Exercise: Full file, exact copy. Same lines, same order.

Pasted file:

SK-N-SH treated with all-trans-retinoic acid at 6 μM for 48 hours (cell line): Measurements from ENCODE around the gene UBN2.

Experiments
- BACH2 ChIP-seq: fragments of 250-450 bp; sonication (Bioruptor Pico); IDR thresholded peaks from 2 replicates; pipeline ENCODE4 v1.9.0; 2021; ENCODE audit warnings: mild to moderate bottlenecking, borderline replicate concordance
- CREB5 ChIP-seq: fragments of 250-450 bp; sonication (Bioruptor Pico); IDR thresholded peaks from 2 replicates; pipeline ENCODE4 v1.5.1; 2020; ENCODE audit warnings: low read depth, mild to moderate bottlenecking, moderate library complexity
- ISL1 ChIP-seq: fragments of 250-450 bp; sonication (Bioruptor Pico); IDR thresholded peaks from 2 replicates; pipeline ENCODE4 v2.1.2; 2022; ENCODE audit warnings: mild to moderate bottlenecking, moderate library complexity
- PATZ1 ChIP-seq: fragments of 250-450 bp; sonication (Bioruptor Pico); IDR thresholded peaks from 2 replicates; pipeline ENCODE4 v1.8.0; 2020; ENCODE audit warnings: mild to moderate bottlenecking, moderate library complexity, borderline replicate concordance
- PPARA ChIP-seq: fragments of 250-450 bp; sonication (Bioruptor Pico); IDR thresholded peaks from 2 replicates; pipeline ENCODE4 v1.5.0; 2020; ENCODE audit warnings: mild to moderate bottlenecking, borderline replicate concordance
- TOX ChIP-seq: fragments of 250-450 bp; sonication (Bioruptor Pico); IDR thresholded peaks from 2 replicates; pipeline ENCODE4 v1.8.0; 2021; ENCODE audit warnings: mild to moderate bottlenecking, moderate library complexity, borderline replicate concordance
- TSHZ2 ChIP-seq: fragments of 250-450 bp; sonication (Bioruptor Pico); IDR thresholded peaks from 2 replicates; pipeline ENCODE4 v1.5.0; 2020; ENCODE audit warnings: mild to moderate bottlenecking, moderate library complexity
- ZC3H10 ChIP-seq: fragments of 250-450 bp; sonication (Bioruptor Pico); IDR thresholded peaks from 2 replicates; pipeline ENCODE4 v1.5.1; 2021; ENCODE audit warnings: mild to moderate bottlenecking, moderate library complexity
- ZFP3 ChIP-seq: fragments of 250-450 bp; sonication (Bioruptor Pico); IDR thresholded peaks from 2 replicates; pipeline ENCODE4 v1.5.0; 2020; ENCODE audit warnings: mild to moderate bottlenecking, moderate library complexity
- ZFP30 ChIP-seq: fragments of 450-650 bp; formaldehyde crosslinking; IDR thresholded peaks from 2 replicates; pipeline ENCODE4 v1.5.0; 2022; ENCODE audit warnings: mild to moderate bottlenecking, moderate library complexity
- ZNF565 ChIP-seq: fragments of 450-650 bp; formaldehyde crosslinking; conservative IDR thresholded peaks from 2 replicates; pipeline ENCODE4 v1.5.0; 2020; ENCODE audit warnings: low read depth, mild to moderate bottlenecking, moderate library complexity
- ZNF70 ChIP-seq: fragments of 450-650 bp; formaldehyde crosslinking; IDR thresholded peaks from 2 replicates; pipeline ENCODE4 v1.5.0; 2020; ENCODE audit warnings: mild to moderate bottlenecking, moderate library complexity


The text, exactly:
SK-N-SH treated with all-trans-retinoic acid at 6 μM for 48 hours (cell line): Measurements from ENCODE around the gene UBN2.

Experiments
- BACH2 ChIP-seq: fragments of 250-450 bp; sonication (Bioruptor Pico); IDR thresholded peaks from 2 replicates; pipeline ENCODE4 v1.9.0; 2021; ENCODE audit warnings: mild to moderate bottlenecking, borderline replicate concordance
- CREB5 ChIP-seq: fragments of 250-450 bp; sonication (Bioruptor Pico); IDR thresholded peaks from 2 replicates; pipeline ENCODE4 v1.5.1; 2020; ENCODE audit warnings: low read depth, mild to moderate bottlenecking, moderate library complexity
- ISL1 ChIP-seq: fragments of 250-450 bp; sonication (Bioruptor Pico); IDR thresholded peaks from 2 replicates; pipeline ENCODE4 v2.1.2; 2022; ENCODE audit warnings: mild to moderate bottlenecking, moderate library complexity
- PATZ1 ChIP-seq: fragments of 250-450 bp; sonication (Bioruptor Pico); IDR thresholded peaks from 2 replicates; pipeline ENCODE4 v1.8.0; 2020; ENCODE audit warnings: mild to moderate bottlenecking, moderate library complexity, borderline replicate concordance
- PPARA ChIP-seq: fragments of 250-450 bp; sonication (Bioruptor Pico); IDR thresholded peaks from 2 replicates; pipeline ENCODE4 v1.5.0; 2020; ENCODE audit warnings: mild to moderate bottlenecking, borderline replicate concordance
- TOX ChIP-seq: fragments of 250-450 bp; sonication (Bioruptor Pico); IDR thresholded peaks from 2 replicates; pipeline ENCODE4 v1.8.0; 2021; ENCODE audit warnings: mild to moderate bottlenecking, moderate library complexity, borderline replicate concordance
- TSHZ2 ChIP-seq: fragments of 250-450 bp; sonication (Bioruptor Pico); IDR thresholded peaks from 2 replicates; pipeline ENCODE4 v1.5.0; 2020; ENCODE audit warnings: mild to moderate bottlenecking, moderate library complexity
- ZC3H10 ChIP-seq: fragments of 250-450 bp; sonication (Bioruptor Pico); IDR thresholded peaks from 2 replicates; pipeline ENCODE4 v1.5.1; 2021; ENCODE audit warnings: mild to moderate bottlenecking, moderate library complexity
- ZFP3 ChIP-seq: fragments of 250-450 bp; sonication (Bioruptor Pico); IDR thresholded peaks from 2 replicates; pipeline ENCODE4 v1.5.0; 2020; ENCODE audit warnings: mild to moderate bottlenecking, moderate library complexity
- ZFP30 ChIP-seq: fragments of 450-650 bp; formaldehyde crosslinking; IDR thresholded peaks from 2 replicates; pipeline ENCODE4 v1.5.0; 2022; ENCODE audit warnings: mild to moderate bottlenecking, moderate library complexity
- ZNF565 ChIP-seq: fragments of 450-650 bp; formaldehyde crosslinking; conservative IDR thresholded peaks from 2 replicates; pipeline ENCODE4 v1.5.0; 2020; ENCODE audit warnings: low read depth, mild to moderate bottlenecking, moderate library complexity
- ZNF70 ChIP-seq: fragments of 450-650 bp; formaldehyde crosslinking; IDR thresholded peaks from 2 replicates; pipeline ENCODE4 v1.5.0; 2020; ENCODE audit warnings: mild to moderate bottlenecking, moderate library complexity